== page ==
By: Kate Jopling
That’s the main finding of ILC’s new report on breast cancer and ageism, which we launched at a roundtable discussion among experts in breast cancer and ageing on 4 April in London.
The report reviewed the latest data on the experiences of older people with breast cancer, some seven years after the ban on age discrimination in health and social care came into force, to consider to what extent ageist attitudes are still affecting people’s experiences.
First the good news: thanks in large part to the advocacy efforts of people with breast cancer, parliamentarians and campaigning charities working on cancer and ageing, the story of recent years has been one of growing attention to the need to improve the experiences and outcomes of older people with breast cancer.
Experts gathered at our roundtable urged us to be positive about the progress that has been made – with the NHS running specific campaigns as part of the wider Be Clear on Cancer campaign focussed on older women, major trials exploring whether current age limits on breast cancer screening need to be adjusted and a major National Audit focussed on breast cancer and older people.
This progress is significant, and it is important to note that the work that has been done on breast cancer is streets ahead of that in relation to other cancers – where age differences in diagnosis, treatment and outcomes are just as stark, if not more so.
Yet, as ILC’s research suggests, there is no room for complacency – older women are still far more likely to be diagnosed with breast cancer via emergency presentation, there is a significant drop in treatment rates around the age of 75 with no obvious clinical justification, and older women still underestimate their risk of breast cancer, with around a fifth of women over 70 reporting that they do not regularly check themselves for signs of breast cancer.
There is more to do to make sure more older people receive earlier diagnosis and effective treatment. We need to understand better what works in encouraging people to recognise the symptoms of breast cancer and to present for diagnosis. And we need to make it easier for clinicians to make better judgements around the treatment options offered to older women – and in this regard there is a need for continued efforts to improve the evidence base around the effectiveness of different treatments among older people, particularly those with multiple conditions. Our experts were also clear that we need to move quickly towards agreeing on a core set of tools to support clinicians in assessing older people with breast cancer, and there was strong support in the room for incorporating the use of frailty measures into the standard pathways for all older adults.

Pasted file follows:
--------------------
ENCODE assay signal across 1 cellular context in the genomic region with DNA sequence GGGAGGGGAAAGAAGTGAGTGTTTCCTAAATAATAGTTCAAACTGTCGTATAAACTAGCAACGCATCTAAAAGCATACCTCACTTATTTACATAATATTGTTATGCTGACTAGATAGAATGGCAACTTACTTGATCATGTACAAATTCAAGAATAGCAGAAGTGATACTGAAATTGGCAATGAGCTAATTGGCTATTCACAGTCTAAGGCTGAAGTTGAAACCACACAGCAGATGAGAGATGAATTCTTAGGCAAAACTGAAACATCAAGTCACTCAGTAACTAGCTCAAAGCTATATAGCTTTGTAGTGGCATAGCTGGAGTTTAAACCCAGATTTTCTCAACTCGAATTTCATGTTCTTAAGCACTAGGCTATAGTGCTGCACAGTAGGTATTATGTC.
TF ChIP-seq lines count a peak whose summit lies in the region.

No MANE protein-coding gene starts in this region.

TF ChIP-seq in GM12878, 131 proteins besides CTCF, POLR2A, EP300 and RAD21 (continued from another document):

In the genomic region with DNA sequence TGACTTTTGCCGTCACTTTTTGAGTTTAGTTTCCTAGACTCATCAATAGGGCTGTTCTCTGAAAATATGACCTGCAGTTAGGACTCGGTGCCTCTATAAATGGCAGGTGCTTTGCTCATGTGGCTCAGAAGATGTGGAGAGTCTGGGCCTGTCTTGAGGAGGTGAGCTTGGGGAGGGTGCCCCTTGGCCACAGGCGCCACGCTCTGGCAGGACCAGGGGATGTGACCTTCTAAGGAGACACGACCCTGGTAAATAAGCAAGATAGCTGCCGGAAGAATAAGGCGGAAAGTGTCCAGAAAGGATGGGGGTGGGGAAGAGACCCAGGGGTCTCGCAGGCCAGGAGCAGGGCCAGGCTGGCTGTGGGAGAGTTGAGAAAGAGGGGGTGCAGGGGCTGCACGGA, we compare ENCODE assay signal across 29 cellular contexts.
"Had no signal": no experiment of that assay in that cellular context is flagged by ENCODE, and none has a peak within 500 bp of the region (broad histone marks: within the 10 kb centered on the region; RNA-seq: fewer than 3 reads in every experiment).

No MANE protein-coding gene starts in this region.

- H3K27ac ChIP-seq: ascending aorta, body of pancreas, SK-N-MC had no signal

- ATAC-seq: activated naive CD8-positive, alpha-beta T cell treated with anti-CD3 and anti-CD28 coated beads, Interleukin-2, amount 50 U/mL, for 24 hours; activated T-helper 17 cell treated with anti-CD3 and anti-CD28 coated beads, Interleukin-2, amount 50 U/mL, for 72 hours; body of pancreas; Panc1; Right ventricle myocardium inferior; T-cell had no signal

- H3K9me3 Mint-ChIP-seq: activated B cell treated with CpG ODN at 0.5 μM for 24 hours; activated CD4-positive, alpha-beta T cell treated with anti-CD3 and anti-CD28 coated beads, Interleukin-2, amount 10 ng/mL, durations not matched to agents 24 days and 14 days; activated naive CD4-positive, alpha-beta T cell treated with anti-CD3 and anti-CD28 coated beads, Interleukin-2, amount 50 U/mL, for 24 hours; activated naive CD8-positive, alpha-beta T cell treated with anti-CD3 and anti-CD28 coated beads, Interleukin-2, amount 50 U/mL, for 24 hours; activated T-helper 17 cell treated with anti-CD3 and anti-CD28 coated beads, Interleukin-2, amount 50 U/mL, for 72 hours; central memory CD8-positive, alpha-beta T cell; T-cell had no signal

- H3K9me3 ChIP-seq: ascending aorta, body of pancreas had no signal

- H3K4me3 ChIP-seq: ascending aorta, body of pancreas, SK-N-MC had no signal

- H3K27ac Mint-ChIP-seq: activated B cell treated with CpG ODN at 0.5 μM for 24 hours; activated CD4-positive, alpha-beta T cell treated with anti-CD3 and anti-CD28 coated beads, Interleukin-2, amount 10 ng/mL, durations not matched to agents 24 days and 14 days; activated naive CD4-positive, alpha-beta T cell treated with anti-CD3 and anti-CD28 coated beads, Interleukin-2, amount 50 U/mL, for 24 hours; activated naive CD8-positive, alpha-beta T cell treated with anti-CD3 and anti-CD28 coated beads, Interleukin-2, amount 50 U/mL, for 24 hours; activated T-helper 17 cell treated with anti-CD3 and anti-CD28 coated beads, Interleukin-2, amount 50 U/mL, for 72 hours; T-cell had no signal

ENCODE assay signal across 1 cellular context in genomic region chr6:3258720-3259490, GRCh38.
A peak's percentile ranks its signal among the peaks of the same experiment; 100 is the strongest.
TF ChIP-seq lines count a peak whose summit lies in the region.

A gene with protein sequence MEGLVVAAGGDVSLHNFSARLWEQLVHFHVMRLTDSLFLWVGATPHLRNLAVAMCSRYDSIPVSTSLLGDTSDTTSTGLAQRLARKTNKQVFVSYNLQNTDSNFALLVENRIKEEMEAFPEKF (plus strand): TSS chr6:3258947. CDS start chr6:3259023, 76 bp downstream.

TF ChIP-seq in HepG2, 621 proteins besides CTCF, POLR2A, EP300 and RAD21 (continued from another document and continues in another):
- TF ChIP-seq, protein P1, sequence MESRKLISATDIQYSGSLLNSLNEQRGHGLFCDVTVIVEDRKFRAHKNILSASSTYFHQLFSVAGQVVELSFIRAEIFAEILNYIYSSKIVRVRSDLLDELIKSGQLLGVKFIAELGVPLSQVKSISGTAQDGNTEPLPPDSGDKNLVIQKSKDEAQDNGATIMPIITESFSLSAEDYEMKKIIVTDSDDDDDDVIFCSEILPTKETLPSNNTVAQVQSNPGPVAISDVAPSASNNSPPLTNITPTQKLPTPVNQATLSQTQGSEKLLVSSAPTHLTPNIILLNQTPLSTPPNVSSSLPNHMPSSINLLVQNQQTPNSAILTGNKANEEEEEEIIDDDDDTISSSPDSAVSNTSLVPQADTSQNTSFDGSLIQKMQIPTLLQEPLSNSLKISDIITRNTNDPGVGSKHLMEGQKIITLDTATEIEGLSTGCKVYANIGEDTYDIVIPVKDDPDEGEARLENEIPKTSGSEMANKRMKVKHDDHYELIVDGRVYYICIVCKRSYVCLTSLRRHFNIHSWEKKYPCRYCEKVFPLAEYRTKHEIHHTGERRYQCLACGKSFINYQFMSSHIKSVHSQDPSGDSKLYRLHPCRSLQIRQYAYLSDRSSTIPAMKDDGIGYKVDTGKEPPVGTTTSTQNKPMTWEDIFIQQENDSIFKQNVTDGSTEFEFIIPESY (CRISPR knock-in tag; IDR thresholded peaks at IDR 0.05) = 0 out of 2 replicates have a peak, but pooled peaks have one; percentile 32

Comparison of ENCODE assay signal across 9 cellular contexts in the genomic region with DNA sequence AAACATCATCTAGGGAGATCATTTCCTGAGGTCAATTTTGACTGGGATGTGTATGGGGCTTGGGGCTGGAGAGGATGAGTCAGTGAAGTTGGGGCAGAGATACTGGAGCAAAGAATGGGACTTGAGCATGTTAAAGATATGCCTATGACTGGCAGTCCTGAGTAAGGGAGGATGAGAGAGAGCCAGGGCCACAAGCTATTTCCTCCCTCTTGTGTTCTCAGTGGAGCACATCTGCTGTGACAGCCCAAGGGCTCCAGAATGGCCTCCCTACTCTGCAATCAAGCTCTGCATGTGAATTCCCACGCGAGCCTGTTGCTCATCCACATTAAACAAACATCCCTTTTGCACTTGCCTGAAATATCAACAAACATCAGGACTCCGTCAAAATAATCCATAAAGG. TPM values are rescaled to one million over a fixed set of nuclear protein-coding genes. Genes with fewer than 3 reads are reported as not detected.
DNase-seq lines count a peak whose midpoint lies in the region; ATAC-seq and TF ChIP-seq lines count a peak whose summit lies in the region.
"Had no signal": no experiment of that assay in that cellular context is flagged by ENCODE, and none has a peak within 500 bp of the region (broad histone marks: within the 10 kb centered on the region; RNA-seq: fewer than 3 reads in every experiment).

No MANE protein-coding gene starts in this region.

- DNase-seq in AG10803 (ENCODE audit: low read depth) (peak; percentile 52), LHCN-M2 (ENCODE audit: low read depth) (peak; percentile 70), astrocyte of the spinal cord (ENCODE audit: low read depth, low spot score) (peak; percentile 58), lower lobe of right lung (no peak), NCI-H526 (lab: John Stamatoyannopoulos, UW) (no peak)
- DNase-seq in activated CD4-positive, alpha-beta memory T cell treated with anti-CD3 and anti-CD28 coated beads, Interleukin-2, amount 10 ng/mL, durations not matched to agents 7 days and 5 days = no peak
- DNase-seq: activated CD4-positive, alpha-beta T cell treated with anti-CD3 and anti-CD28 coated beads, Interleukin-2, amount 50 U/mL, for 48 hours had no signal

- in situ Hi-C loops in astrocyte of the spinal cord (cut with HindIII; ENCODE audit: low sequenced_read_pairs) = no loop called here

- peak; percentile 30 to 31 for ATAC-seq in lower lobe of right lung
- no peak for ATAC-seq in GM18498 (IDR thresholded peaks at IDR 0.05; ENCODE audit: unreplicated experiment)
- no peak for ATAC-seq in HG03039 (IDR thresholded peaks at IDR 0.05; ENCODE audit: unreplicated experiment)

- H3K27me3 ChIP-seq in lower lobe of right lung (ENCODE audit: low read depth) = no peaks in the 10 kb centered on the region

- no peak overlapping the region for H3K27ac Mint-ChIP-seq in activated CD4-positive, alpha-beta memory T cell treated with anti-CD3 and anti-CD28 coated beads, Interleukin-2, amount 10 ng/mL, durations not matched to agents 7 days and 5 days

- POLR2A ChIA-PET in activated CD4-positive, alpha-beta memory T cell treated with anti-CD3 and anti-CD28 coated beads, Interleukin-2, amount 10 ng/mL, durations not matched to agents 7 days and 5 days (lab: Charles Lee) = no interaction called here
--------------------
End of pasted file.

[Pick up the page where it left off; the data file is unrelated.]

However, there was also recognition that it is no simple task to disentangle those instances where age differences are the result of pernicious ageism, from those where they are explained by genuine differences in individuals’ profile of needs and wishes. We simply don’t understand enough about what older people really want, and whether the rates of surgery, radiotherapy and chemotherapy we see among older people reflect the different choices people in later life make based on robust assessment of the risks and benefits of treatment, or whether these reflect the influence of ageist assumptions either on the part of clinicians, or of older people themselves.
For example, to what extent are older people’s own misperceptions around their life expectancy or assumptions about their capacity to tolerate treatments leading them to refuse treatments from which they might benefit? And are clinicians sufficiently alert to non-clinical issues that may influence older people’s treatment decisions – such as the potential for people with caring responsibilities to refuse treatment which might require regular appointments – as they work through these options with them?
We left the room clear that, despite the progress made, there is more to do to root out ageism in breast cancer, and clear that our next moves must be informed by a real understanding of the perspectives of the older people affected.
Director of Programmes, ILC
Kate Jopling is Director of Programmes at the ILC and leads the organisation’s research and influencing agenda. Kate has over 15 years’ experience working on ageing and has particular expertise in the fields of loneliness, health and care and equality. Before joining the ILC she worked as a policy and strategy consultant helping a range of voluntary sector organisations to develop and influence policy and practice across the ageing, health and care agenda.